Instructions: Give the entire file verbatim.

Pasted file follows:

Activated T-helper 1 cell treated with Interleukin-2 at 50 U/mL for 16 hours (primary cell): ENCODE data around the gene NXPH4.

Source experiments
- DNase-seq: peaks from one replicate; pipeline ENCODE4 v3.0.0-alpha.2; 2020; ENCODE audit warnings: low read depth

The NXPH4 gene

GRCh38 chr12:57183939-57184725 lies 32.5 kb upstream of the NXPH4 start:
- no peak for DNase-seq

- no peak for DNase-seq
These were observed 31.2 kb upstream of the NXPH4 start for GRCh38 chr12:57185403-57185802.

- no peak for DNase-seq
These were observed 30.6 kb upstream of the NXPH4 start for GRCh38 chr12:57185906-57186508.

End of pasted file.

Activated T-helper 1 cell treated with Interleukin-2 at 50 U/mL for 16 hours (primary cell): ENCODE data around the gene NXPH4.

Source experiments
- DNase-seq: peaks from one replicate; pipeline ENCODE4 v3.0.0-alpha.2; 2020; ENCODE audit warnings: low read depth

The NXPH4 gene

GRCh38 chr12:57183939-57184725 lies 32.5 kb upstream of the NXPH4 start:
- no peak for DNase-seq

- no peak for DNase-seq
These were observed 31.2 kb upstream of the NXPH4 start for GRCh38 chr12:57185403-57185802.

- no peak for DNase-seq
These were observed 30.6 kb upstream of the NXPH4 start for GRCh38 chr12:57185906-57186508.